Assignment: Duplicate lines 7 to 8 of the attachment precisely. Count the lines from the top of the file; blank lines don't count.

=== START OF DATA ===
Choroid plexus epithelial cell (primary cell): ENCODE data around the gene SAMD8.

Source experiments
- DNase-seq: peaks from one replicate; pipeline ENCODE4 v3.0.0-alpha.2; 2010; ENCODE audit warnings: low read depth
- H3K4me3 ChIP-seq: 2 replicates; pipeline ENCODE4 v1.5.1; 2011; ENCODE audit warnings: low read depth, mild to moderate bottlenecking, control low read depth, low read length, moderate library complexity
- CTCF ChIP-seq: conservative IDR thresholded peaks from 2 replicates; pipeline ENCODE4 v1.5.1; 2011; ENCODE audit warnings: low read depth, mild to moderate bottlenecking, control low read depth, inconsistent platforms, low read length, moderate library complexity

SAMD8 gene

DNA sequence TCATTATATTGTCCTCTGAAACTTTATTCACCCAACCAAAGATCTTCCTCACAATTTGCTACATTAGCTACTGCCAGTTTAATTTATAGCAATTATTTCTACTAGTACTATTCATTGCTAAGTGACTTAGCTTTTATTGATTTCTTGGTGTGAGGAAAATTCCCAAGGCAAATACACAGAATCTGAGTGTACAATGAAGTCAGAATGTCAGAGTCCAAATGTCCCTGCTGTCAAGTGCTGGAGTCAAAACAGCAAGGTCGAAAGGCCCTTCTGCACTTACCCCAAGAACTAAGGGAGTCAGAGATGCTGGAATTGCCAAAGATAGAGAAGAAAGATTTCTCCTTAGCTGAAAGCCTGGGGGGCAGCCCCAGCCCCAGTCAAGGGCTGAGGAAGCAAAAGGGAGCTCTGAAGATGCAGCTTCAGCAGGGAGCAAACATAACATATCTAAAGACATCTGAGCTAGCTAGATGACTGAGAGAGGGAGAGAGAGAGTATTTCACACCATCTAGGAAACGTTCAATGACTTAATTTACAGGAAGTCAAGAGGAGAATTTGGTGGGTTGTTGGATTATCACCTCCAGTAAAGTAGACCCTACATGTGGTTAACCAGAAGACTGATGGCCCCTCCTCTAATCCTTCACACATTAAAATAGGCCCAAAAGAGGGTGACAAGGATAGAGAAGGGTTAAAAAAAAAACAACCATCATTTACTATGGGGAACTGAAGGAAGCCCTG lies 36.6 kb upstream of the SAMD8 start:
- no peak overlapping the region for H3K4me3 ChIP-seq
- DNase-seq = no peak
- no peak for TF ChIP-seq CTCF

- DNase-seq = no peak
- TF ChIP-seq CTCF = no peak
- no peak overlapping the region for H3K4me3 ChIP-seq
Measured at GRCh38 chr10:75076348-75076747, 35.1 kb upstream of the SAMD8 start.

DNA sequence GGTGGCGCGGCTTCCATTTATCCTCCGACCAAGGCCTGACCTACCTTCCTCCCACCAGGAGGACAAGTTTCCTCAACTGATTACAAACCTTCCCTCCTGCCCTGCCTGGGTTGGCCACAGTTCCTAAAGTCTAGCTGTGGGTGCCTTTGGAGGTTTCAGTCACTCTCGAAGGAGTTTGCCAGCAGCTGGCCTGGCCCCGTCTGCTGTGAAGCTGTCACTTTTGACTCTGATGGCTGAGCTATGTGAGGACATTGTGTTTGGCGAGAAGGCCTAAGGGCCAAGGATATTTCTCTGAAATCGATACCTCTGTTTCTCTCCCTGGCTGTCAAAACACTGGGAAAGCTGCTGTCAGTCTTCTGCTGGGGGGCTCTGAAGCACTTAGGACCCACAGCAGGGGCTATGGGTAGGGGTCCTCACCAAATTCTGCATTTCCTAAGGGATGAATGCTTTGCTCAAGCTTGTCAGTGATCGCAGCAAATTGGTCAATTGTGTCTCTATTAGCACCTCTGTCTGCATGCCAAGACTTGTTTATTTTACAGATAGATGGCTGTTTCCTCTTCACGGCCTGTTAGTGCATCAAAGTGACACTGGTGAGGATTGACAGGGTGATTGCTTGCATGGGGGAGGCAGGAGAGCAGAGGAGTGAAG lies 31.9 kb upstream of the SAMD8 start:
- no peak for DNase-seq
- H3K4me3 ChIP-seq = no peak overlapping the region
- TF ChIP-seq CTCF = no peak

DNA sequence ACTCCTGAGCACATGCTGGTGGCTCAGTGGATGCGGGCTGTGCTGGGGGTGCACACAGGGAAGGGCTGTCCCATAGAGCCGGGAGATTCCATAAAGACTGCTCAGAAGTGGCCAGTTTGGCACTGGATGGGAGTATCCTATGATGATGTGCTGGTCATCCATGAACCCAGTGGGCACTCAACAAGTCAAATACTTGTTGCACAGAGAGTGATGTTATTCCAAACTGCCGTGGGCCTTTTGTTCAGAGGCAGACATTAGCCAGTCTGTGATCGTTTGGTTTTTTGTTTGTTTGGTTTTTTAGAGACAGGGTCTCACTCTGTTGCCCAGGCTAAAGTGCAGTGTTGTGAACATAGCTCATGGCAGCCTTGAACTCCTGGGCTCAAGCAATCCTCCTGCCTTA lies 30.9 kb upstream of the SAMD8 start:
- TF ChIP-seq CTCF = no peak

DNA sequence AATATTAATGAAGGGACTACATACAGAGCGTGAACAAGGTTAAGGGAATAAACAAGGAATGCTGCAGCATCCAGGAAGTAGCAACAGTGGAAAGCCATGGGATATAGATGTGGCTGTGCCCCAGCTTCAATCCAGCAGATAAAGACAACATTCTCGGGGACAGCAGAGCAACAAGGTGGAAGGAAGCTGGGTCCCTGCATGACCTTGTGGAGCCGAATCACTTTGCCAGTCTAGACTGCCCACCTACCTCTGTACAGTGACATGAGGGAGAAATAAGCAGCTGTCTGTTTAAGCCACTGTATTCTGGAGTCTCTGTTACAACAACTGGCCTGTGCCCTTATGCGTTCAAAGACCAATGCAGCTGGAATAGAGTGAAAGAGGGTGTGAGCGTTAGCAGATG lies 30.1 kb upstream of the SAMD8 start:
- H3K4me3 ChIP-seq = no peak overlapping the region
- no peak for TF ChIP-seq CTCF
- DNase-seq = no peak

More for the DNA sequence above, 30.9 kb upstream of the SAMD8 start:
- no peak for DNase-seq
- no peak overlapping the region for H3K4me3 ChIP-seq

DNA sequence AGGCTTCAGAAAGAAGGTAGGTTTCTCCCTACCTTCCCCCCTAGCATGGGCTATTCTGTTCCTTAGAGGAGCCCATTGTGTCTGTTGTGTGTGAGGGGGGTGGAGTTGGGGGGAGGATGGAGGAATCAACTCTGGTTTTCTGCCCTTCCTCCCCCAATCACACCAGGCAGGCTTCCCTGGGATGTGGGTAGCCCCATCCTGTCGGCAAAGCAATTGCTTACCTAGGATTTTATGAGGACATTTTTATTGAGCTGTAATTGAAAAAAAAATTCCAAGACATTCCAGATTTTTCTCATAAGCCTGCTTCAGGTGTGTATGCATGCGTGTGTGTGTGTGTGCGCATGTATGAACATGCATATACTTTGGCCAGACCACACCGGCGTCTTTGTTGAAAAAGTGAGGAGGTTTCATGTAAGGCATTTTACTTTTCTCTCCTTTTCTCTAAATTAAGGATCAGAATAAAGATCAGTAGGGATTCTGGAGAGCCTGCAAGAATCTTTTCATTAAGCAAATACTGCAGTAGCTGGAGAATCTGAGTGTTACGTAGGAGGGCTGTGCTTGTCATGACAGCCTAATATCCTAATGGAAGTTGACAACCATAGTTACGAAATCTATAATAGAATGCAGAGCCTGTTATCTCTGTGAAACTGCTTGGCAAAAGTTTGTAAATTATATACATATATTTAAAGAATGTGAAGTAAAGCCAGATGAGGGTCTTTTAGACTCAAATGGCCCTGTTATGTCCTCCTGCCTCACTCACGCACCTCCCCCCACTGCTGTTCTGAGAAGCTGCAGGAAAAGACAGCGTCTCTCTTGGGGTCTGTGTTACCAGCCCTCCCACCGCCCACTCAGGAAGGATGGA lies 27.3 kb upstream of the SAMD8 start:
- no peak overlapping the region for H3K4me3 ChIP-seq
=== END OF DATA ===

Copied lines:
DNA sequence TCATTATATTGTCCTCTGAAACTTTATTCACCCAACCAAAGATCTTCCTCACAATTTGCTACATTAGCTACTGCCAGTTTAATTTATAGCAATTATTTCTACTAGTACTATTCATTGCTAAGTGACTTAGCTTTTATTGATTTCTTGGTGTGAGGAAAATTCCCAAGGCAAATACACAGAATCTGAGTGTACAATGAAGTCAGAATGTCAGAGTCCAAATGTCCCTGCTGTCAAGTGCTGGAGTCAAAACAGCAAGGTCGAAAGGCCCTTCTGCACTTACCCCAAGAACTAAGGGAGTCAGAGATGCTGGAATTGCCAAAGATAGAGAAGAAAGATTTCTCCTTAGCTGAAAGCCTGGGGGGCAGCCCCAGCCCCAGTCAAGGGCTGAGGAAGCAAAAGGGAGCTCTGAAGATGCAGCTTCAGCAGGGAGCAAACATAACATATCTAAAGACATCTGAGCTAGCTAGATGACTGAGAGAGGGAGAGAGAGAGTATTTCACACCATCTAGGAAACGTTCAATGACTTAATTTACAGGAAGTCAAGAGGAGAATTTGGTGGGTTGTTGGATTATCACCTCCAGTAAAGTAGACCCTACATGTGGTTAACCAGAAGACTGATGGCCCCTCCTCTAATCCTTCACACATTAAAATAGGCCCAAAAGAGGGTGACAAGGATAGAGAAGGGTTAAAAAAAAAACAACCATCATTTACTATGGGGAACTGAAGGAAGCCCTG lies 36.6 kb upstream of the SAMD8 start:
- no peak overlapping the region for H3K4me3 ChIP-seq